On March 19, 2020, the State Public Health Officer issued an order that “all individuals living in the State of California to stay home . . .” (link) Can she give me an order? What is the penalty if I don’t follow it?
My name is Jared Clemence, and I am a full-time Real Estate agent. I am also a second-year law student, so these kinds of questions really tickle my brain. Today I will be looking into the power of the Public Health Officer and seeing if she really can force me to stay home.
Disclaimer: I am not a lawyer, and this is not legal advice. These are the ramblings of a second-year law student. If you need legal advice, please seek out the advice of a licensed professional.
Within the order, Sonia Y. Angell, M.D., M.P.H., cites a list of government codes that give her authority to issue the order. She writes: “Pursuant to the authority under the Health and Safety Code 120125, 120140, 131080, 120130(c), 120135, 120145, 120175 and 120150, this order is to go into effect immediately . . .”
But do any of these codes actually give her authority over me as a citizen of the State of California?
Let’s find out.
A review of the law.
Section 120125 gives the State Department of Public Health a mandate that they must examine the causes of communicable disease.
Section 120140 gives it the power to “take possession or control of the body of any living person. . .” This power is specifically named as one of the methods that the department may take which “are necessary to ascertain the nature of the disease and prevent its spread.”
Section 131080 gives the department power to “control and regulate [the] action [of local health authorities.]”
Under section 120130(c), “[t]he department may from time to time adopt and enforce regulations requiring strict or modified isolation, or quarantine.”
Section 120135 gives the department power to select the location of quarantine. In this case, the department is selecting the location of “your own home” as the location.
Where 120130(c) gives the department power to enforce or adopt regulations, section 120145 gives the power to actually “quarantine, isolate, inspect, and disinfect” any “persons, animals, houses, rooms, other property, places, cities, or localities.”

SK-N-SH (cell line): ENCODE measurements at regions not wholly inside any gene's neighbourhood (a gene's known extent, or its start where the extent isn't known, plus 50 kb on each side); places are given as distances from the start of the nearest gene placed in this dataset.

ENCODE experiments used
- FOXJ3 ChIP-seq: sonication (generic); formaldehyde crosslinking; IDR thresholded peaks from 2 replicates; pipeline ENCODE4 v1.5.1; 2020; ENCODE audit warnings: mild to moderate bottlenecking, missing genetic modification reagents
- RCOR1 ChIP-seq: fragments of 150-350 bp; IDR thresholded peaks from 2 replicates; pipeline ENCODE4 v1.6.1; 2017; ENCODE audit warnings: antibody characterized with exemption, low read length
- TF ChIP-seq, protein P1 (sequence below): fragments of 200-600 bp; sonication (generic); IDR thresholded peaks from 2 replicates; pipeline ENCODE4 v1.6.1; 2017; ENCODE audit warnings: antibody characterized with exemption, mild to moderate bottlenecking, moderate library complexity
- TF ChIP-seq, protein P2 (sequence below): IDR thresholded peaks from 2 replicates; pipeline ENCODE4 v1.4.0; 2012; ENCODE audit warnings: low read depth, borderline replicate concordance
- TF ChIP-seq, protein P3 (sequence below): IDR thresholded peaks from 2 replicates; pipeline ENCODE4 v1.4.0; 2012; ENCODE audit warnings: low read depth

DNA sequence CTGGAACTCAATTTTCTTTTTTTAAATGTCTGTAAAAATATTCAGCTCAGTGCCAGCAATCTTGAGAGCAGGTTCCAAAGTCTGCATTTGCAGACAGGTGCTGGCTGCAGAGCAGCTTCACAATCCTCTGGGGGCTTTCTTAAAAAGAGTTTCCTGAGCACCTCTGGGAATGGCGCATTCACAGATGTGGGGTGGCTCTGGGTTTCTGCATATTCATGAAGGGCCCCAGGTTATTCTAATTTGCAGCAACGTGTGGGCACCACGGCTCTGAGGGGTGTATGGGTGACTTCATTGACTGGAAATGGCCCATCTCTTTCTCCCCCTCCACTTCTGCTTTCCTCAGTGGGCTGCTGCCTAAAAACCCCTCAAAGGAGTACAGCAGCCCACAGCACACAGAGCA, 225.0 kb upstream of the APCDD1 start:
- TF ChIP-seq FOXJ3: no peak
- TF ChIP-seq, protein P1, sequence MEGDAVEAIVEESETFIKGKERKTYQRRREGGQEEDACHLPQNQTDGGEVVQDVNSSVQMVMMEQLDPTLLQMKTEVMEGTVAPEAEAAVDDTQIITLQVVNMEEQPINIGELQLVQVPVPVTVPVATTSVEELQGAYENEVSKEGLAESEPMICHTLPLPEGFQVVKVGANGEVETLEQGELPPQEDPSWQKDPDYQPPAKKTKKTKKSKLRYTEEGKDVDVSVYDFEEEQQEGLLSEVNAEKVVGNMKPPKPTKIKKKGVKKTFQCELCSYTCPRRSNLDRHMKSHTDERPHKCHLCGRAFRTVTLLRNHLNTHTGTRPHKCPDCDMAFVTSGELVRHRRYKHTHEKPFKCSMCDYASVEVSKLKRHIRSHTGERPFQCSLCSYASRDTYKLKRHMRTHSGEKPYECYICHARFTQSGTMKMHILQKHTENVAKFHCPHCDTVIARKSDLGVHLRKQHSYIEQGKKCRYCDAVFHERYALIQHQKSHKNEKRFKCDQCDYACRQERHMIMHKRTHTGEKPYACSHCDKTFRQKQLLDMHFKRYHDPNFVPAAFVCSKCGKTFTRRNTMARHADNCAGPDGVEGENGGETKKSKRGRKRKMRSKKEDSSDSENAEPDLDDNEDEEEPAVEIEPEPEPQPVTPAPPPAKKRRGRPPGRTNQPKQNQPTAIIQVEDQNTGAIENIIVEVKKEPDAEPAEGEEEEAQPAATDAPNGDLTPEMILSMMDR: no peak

Section 120175 mandates that each health officer take measures necessary to prevent the spread of disease.
Section 120150 gives the department power to destroy property “such  as bedding, carpets, household goods, furnishings, materials, clothing, or animals . . .”
What is the penalty if we disobey?
Above, we see that the California Health and Safety Code gives the State Department of Public Health power to control living bodies and to institute quarantines in places of their choosing, but what happens if a citizen does not comply with an order? What’s the penalty?
“Any person who, after notice, violates, or who, upon the demand of any health officer, refuses or neglects to conform to, any rule, order, or regulation prescribed by the department respecting a quarantine or disinfection of persons, animals, things, or places, is guilty of a misdemeanor.” (Health & Safety Code, § 120275.)
Every person in California is officially on “notice” of the order, because Governor Newsom ordered all Californian’s to heed the order, and he reprinted the order in his document. This means that any person violating Dr. Angell’s order is guilty of a misdemeanor without any additional warnings.
The separate offenses rule does not apply.
“Any person who violates Section 120130 or any section in Chapter 3 (commencing with Section 120175, but excluding Section 120195), is guilty of a misdemeanor, punishable by a fine of not less than fifty dollars ($50) nor more than one thousand dollars ($1,000), or by imprisonment for a term of not more than 90 days, or by both. He or she is guilty of a separate offense for each day that the violation continued.” (Health & Saf. Code, § 120295.)
Section 120295, specifically names a code listed in the public order: 120175, but this is the only section of the code that applies to the order. This rule, which creates a new offense for every day of violation deals with Chapter 3 violations, which cover the duties of local health officers. This means that as a general citizen, you are guilty of a misdemeanor, but you do not accrue a new offense for every day that you violate the order.
In my opinion…
Based on the above, it appears that the Public Health Department does have the power to order me to stay home, but the punishment is a misdemeanor. I see no code that imposes a fine or jail time. However, the court may confine me (presumably to a jail) until the order is carried out.
Is it worth the risk to carry on business as a Real Estate agent given the above? Maybe.
I think that it is best to limit exterior interactions. Take phone calls instead of in person meetings and limit the number of home-visits. There is no need to be brazen about the violating the order of the Public Health Department. However, from time to time, in the effort of keeping the economy moving forward, getting homes sold, and reducing interactions between buyers and sellers, it may be justifiable to risk a misdemeanor in order to create a 3D tour.
To promote the public welfare, one should practice extreme caution when visiting another person’s house. Wear a mask. Wear latex gloves, and keep a distance of six feet from strangers. Sanitize hard surfaces when possible, and make contact with as few walls, door knobs and physical structures as possible.